Did American Indians Discover Europe Long Before Columbus?
According to a new book, just hot off the press, America, north and south, have long been populated by intensely adventurous and inventive people who were themselves explorers, colonists, and developers of civilizations.
The First Americans explored and settled the entire American hemisphere including each and every inhabitable island, a story of epic proportions. But there is still more to their story?
The American Discovery of Europe takes up the saga of American travel and exploration in ancient times. The primary focus of this new book of mine is to present evidence relating to American voyages to European waters from about 9,000 years ago to the fourteenth and fifteenth centuries of our own era.
The story of Native American voyages and adventures in the Caribbean and Atlantic, some going back perhaps thousands of years, can be seen as part of a revolution taking place in the very notion of what constitutes the history of the Americas. Here we see the Original Americans as being actors in the drama of human history; as discoverers in fact (a title seldom-heretofore reserved for them).
Readers may be amazed at the information about American maritime activity, with advanced sea-going cultures extending back in time to at least 7,500 years ago in the area of northeastern New England through Labrador (where, apparently, the first toggle-headed harpoons were used anywhere on earth).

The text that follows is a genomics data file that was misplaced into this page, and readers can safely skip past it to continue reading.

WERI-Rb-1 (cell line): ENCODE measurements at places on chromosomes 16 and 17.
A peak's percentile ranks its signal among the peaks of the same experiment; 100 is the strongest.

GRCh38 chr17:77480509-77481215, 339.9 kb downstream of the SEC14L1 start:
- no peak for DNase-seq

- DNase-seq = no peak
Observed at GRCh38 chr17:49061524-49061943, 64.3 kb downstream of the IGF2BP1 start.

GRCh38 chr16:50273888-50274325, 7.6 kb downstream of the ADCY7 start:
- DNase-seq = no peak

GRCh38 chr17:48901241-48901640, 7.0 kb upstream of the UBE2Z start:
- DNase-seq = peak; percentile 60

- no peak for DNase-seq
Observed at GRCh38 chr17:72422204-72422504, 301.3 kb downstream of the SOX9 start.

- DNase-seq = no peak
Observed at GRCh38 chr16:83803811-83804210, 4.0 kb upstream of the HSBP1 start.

The Atlantic Seaboard generally, southward to Brazil, and the Caribbean region, provide evidence of vital sea¬going cultures largely unknown to modern historians and the general public. But also the Inuit or Eskimo-related peoples of the Greenland region provide data indicating superb maritime accomplishments, including the circumnavigation of Greenland and navigation in difficult polar waters, extending apparently to the North Sea of Europe.
The arrival of Americans in Europe before 1492 suggests that a revision of American history is in order. Not only did Columbus himself respond directly to contact with an American Indian man and a woman whom he met in Ireland in c. 1477, after their voyage from the west, but the evidence of other arrivals was cited by the European cosmographers who influenced navigators seeking a sea route to the west.
The American story in Europe also includes the very substantial numbers of Indigenous Americans who reached that continent as captives, visitors, emissaries, and sailors after 1492 and who have had a powerful genetic, cultural and intellectual impact upon European developments.
This part of the story has been severely neglected by scholarship which has remained largely unconcerned about Original American influences upon European physical and cultural evolution.